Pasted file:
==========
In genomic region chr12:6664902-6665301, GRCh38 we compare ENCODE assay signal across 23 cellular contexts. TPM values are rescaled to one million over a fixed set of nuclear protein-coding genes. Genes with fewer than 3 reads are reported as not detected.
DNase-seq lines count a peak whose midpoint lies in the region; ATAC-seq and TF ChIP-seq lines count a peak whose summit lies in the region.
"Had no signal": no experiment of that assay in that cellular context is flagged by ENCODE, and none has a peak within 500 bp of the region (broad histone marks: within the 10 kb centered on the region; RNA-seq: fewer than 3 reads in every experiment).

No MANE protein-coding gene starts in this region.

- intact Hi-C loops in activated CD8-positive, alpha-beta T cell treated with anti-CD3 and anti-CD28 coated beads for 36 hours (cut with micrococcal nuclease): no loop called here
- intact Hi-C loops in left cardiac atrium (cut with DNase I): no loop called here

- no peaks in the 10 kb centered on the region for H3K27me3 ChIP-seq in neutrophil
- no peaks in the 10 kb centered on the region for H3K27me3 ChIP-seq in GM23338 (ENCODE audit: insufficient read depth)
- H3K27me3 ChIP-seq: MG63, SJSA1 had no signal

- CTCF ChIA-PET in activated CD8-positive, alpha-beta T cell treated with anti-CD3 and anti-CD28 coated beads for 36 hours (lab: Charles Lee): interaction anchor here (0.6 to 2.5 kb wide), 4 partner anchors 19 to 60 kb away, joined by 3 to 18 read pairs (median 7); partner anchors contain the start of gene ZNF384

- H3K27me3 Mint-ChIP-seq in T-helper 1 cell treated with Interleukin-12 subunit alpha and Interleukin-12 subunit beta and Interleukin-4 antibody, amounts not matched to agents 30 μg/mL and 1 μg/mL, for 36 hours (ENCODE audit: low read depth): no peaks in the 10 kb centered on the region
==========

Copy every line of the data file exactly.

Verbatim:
In genomic region chr12:6664902-6665301, GRCh38 we compare ENCODE assay signal across 23 cellular contexts. TPM values are rescaled to one million over a fixed set of nuclear protein-coding genes. Genes with fewer than 3 reads are reported as not detected.
DNase-seq lines count a peak whose midpoint lies in the region; ATAC-seq and TF ChIP-seq lines count a peak whose summit lies in the region.
"Had no signal": no experiment of that assay in that cellular context is flagged by ENCODE, and none has a peak within 500 bp of the region (broad histone marks: within the 10 kb centered on the region; RNA-seq: fewer than 3 reads in every experiment).

No MANE protein-coding gene starts in this region.

- intact Hi-C loops in activated CD8-positive, alpha-beta T cell treated with anti-CD3 and anti-CD28 coated beads for 36 hours (cut with micrococcal nuclease): no loop called here
- intact Hi-C loops in left cardiac atrium (cut with DNase I): no loop called here

- no peaks in the 10 kb centered on the region for H3K27me3 ChIP-seq in neutrophil
- no peaks in the 10 kb centered on the region for H3K27me3 ChIP-seq in GM23338 (ENCODE audit: insufficient read depth)
- H3K27me3 ChIP-seq: MG63, SJSA1 had no signal

- CTCF ChIA-PET in activated CD8-positive, alpha-beta T cell treated with anti-CD3 and anti-CD28 coated beads for 36 hours (lab: Charles Lee): interaction anchor here (0.6 to 2.5 kb wide), 4 partner anchors 19 to 60 kb away, joined by 3 to 18 read pairs (median 7); partner anchors contain the start of gene ZNF384

- H3K27me3 Mint-ChIP-seq in T-helper 1 cell treated with Interleukin-12 subunit alpha and Interleukin-12 subunit beta and Interleukin-4 antibody, amounts not matched to agents 30 μg/mL and 1 μg/mL, for 36 hours (ENCODE audit: low read depth): no peaks in the 10 kb centered on the region